We spent the day strolling around the streets of the Old Town and having naps in local parks and gardens. The Kurpark is an English style landscaped garden full of fountains, rose gardens, boating lakes and was our favourite. The weather was overcast and thundery, making a change from the relentless humidity of Asia. We returned to our house and Elke, our host, had made us a tasty chicken casserole which we ate in the garden listening to the birds and watching red squirrels playing in the trees. The next day at breakfast, we met a couple of Indian guys who were also staying in the house. They had been there for seven months and were studying at the local university. They came from Punjab, the same region of India my sister’s boyfriend, Kapil, is from so we had some interesting conversations with them. They still couldn’t get over the differences between India and Germany, even after spending the last seven months there.
We walked back down to the station as we wanted to visit a town called Limburg which was an hour long train journey away. We decided against it as the journey was twenty-five euros per person, the shock of public transport prices in Europe hit us as we were so used to paying peanuts for travel in Asia. Instead, we took a train and headed towards a town called Hoffheim. We had a stroll, ate ice cream for breakfast and then sat in the sun and sampled a refreshing local drink called Apfelwein.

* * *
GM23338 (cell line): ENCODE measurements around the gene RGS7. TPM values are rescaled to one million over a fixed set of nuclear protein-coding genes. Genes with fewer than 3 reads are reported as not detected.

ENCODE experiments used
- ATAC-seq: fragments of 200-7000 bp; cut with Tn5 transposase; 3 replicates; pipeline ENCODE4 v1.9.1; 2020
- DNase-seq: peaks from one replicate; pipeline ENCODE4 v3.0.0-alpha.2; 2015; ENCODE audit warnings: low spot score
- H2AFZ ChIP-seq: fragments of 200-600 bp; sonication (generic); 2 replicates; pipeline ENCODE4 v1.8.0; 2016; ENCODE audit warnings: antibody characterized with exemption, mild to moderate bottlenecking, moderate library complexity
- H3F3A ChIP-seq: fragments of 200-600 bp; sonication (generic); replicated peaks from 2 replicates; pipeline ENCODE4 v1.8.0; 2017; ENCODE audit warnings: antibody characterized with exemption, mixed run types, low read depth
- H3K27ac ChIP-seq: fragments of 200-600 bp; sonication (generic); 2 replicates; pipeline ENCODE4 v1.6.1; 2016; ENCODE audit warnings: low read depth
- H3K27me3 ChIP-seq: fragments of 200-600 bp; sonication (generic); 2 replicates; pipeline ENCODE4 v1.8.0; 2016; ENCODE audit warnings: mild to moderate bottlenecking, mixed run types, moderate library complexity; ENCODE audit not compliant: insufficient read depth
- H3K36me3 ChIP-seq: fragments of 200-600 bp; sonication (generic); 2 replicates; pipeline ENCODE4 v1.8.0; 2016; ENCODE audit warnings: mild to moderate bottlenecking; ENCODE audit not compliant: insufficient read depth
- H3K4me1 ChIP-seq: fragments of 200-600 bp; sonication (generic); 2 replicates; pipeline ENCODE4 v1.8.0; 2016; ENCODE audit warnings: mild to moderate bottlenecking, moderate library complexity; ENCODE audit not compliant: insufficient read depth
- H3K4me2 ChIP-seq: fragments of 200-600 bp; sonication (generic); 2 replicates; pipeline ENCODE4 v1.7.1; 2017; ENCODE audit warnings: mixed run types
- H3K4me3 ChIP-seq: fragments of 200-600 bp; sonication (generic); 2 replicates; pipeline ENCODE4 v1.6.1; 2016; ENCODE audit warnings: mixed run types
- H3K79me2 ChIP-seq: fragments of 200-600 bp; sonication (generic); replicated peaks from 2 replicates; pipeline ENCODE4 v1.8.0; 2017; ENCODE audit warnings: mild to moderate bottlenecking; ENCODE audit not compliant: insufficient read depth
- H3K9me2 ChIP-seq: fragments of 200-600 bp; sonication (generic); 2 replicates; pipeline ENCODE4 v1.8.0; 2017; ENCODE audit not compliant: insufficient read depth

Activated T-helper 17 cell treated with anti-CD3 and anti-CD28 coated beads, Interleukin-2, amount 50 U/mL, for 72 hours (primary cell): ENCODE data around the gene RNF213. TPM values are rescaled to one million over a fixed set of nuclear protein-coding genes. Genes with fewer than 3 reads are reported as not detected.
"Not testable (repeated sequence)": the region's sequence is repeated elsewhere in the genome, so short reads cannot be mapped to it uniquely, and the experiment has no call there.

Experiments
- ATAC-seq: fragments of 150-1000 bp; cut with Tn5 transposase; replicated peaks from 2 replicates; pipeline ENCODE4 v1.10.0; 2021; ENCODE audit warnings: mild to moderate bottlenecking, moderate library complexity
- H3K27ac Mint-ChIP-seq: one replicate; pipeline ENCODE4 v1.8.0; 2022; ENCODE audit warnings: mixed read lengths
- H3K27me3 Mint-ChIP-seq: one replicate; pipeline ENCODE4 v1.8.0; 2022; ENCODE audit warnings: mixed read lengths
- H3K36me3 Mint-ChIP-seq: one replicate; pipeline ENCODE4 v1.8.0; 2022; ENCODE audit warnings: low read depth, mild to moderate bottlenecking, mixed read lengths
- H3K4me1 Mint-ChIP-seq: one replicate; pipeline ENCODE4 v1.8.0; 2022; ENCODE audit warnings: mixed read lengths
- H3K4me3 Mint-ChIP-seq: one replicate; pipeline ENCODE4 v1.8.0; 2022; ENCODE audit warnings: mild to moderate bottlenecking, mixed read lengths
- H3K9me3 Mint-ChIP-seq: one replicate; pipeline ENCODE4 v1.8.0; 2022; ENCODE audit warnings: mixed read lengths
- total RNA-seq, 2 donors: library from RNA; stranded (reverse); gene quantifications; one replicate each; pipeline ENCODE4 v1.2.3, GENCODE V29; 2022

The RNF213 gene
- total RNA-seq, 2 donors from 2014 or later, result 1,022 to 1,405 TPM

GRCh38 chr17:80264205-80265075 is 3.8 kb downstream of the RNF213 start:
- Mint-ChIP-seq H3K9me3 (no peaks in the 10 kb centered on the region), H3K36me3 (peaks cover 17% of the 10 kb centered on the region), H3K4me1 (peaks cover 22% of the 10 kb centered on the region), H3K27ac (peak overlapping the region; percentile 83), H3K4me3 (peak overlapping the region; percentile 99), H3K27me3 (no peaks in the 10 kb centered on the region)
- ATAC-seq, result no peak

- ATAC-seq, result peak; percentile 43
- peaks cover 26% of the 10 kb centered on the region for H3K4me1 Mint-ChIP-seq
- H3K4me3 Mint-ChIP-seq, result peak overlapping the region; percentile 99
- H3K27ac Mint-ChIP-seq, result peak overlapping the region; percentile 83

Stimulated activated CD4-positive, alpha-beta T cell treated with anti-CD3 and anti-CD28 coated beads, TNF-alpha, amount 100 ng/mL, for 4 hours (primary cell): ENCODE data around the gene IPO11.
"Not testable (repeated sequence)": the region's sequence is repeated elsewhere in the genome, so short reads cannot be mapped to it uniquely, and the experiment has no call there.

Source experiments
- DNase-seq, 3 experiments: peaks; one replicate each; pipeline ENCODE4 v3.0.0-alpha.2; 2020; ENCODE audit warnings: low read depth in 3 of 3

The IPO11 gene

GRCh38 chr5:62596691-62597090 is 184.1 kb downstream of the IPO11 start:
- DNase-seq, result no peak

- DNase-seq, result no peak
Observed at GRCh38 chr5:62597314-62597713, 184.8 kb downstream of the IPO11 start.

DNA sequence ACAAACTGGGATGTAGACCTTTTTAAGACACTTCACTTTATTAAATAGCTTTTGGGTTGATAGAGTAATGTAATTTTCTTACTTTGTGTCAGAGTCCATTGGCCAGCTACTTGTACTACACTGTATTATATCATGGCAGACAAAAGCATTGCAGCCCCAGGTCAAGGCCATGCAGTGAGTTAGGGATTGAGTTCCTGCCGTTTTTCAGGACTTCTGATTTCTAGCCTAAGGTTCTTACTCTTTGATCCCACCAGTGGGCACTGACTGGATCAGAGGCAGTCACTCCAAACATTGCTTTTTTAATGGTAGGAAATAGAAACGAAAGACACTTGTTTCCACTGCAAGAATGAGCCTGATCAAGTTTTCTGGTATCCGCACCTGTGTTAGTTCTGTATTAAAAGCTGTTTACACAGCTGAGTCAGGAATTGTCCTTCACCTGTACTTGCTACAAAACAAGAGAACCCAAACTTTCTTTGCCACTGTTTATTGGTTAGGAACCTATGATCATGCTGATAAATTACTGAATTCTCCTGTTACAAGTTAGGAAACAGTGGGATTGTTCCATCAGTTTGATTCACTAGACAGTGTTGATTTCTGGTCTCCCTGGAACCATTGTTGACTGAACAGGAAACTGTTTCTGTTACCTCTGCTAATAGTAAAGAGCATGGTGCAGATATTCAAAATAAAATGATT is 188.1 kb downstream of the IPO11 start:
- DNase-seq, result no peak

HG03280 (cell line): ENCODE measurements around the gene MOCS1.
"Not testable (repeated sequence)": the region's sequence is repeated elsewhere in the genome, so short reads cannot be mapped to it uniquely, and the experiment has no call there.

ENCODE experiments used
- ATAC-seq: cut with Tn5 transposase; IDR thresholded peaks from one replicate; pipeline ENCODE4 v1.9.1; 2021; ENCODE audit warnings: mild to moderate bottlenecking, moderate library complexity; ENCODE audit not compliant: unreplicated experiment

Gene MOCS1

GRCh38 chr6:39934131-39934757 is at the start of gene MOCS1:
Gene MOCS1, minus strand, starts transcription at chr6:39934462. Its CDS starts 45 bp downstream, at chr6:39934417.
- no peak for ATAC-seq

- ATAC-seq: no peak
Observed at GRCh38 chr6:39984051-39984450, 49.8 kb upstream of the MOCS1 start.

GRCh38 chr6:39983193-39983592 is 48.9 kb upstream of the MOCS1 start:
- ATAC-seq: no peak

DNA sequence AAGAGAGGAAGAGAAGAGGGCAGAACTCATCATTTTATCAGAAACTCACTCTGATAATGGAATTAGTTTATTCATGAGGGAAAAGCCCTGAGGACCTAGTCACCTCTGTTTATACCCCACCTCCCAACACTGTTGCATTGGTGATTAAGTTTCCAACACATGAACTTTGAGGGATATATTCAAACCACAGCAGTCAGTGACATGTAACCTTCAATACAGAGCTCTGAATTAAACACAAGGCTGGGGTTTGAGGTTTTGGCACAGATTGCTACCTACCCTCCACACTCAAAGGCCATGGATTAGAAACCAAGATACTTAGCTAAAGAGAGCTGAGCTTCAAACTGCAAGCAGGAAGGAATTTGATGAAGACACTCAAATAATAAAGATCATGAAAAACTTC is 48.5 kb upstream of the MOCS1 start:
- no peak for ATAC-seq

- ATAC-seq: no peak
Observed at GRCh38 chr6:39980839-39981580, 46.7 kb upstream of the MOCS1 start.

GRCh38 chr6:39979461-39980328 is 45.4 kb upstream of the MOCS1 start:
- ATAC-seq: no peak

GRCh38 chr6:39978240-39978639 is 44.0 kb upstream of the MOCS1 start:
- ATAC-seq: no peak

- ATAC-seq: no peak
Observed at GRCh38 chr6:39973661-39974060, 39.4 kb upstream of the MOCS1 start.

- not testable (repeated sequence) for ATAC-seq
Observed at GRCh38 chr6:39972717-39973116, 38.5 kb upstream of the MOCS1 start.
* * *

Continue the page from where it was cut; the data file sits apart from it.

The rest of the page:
Another couple of stops and we jumped off at a place called Eppstein, with it’s beautiful seven hundred year old castle. I climbed to the top of the tower whilst Miz fell asleep in the sun on a bench, something which she lists in ‘The top three things to do in the world’ list. Ambling around the village, we stopped at a bakery and ate a sort of crumbly, sweet, strudel type delight which was so tasty. Upon our return to the house, Elke had cooked us up yet another storm; this time a sausage and potato stew…delicious!